Presentation is loading. Please wait.

Presentation is loading. Please wait.

E28A: The Poetic Imagination Carpe Diem Oct. 8. 2014.

Similar presentations


Presentation on theme: "E28A: The Poetic Imagination Carpe Diem Oct. 8. 2014."— Presentation transcript:

1 E28A: The Poetic Imagination Carpe Diem Oct

2 Christopher Marlowe’s ( ) “The Passionate Shepherd to His Love” (1588? pub. 1599) Sir Walter Raleigh’s ( ) “The Nymph’s Reply to the Shepherd” (1596) VS.

3 all all all amber And And And And And and and and and and and and and and As as be be be be beds belt birds buckles buds By cap clasps cold Come Come coral craggy dale dance day delight delights dishes do each each Embroider’d fair falls feed field finest flocks flowers For for for for fragrant from gods gold gown hills I If if ivory ivy kirtle lambs leaves linèd live live live Love Love Love made madrigals make may may May-morning me me me me meat Melodious mind mountains move move my my my myrtle of of of of of of on our pleasures pleasures posies precious Prepared pretty prove pull purest rivers rocks roses see Shall shall shallow shepherd shepherds silver sing sit slippers straw studs swains table thee thee thee their Then There There these these thousand Thy thy thy thy to upon valleys we we we which whose will will will With With with with with with wool yield

4 All all age amber And And and and and and and and be be be becometh beds belt break breed buds But but can cap cares clasps cold Coral come come complains could date delights do drives dumb every fade fall fancy’s field fields flocks flowers fold folly forgotten from Had heart honey gall gowns grow If in Ivy joys kirtle last live love love me me means might might mind move move move my need no no no nor live love love love Philomel pleasures posies pretty rage reason rest reckoning ripe Rivers Rocks Roses rotten Shepherd’s Soon soon soon sorrow’s spring still studs straw these Then thee thee thee these these Thy Thy thy thy thy thy thy thy thy Time tongue tongue truth wanton wayward were When winter with with wither world yields young youth

5 all all all amber And And And And And and and and and and and and and and As as be be be be beds belt birds buckles buds By cap clasps cold Come Come coral craggy dale dance day delight delights dishes do each each Embroider’d fair falls feed field finest flocks flowers For for for for fragrant from gods gold gown hills I If if ivory ivy kirtle lambs leaves linèd live live live Love Love Love made madrigals make may may May-morning me me me me meat Melodious mind mountains move move my my my myrtle of of of of of of on our pleasures pleasures posies precious Prepared pretty prove pull purest rivers rocks roses see Shall shall shallow shepherd shepherds silver sing sit slippers straw studs swains table thee thee thee their Then There There these these thousand Thy thy thy thy to upon valleys we we we which whose will will will With With with with with with wool yield All all age amber And And and and and and and and be be be becometh beds belt break breed buds But but can cap cares clasps cold Coral come come complains could date delights do drives dumb every fade fall fancy’s field fields flocks flowers fold folly forgotten from Had heart honey gall gowns grow If in Ivy joys kirtle last live love love me me means might might mind move move move my need no no no nor live love love love Philomel pleasures posies pretty rage reason rest reckoning ripe Rivers Rocks Roses rotten Shepherd’s Soon soon soon sorrow’s spring still studs straw these Then thee thee thee these these Thy Thy thy thy thy thy thy thy thy Time tongue tongue truth wanton wayward were When winter with with wither world yields young youth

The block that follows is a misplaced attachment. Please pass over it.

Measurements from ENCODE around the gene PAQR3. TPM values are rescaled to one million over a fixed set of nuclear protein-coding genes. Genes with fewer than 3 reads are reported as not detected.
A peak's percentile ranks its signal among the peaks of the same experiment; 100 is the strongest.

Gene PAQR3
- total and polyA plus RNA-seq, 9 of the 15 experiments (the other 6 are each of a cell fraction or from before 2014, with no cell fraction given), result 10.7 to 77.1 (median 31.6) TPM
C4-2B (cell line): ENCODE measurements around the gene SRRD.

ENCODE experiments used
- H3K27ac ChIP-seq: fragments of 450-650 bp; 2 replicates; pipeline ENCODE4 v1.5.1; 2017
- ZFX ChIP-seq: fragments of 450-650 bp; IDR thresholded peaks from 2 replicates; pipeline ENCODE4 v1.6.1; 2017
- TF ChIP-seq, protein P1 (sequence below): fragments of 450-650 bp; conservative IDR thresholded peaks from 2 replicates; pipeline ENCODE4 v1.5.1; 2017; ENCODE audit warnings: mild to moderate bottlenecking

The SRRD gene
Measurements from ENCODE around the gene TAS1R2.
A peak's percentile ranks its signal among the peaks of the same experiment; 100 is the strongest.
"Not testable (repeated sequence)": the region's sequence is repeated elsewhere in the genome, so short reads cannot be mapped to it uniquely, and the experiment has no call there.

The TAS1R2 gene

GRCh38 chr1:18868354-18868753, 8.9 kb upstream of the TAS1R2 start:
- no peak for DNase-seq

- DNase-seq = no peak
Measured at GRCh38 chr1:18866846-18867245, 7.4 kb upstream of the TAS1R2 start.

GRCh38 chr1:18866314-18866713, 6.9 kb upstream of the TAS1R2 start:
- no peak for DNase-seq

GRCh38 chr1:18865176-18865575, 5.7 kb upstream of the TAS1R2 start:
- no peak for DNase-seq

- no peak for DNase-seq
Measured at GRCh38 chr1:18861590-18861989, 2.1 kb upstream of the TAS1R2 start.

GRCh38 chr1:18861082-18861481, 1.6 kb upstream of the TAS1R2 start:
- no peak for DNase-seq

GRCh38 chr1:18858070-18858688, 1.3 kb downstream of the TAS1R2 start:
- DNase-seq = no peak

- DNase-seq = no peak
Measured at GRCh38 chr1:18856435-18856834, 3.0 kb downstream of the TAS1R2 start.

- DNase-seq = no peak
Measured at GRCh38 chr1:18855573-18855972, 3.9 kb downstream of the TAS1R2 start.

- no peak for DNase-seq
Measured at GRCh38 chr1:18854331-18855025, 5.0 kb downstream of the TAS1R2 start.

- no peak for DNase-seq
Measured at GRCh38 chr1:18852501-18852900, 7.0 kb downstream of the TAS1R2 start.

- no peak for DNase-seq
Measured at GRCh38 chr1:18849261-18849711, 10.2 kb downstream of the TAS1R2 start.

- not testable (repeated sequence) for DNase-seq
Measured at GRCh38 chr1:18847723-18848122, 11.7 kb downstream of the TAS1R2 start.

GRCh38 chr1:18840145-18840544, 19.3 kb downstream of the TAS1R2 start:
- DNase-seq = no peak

6 MOODTONE Mood—is the emotions you feel while you are reading. Some poems make you feel sad, others joyful, still others, angry. The main purpose for some poems is to set a mood. Tone—is the attitude that a poet takes toward the audience, the subject, or the character. Tone is conveyed through the poem’s words and details. When detecting and discussing tone, answers will be similar, but when discussing mood, they depend on the reaction of each member of the audience. What makes one angry may make another feel pity? Tone emanates from a poet's attitude toward his subject; the reader needs to recognize how the speaker’s emotions toward the subject should color the audience’s response to the text. Mood results more from the poet/speaker’s intention to produce an emotional response in the reader to what is going on in the poem; thus the reader/intended audience needs to recognize how (s)he is supposed to feel as opposed to what the narrator is feeling.

7 To identify the TONE of a poem, consider: 1) content (what) 2) style (diction, syntax, sounds, rhyme scheme, etc) (how)

8 Tone has a significant place in literature as it manifests writers’ attitude toward different subjects. Example #1: Holden Caulfield in J.D. Salinger’s “The Catcher and the Rye” unfolds his personality through the tone he adopts throughout the novel: “All morons hate it when you call them a moron.” “If a girl looks swell when she meets you, who gives a damn if she’s late? Nobody.” “Goddamn money. It always ends up making you blue as hell.” “Catholics are always trying to find out if you’re Catholic.” Holden’s tone is bitterly sarcastic as he criticizes the nature of things in real life. His character may reveal the attitude of the writer towards life as it is common for writers to use their characters as their mouthpieces.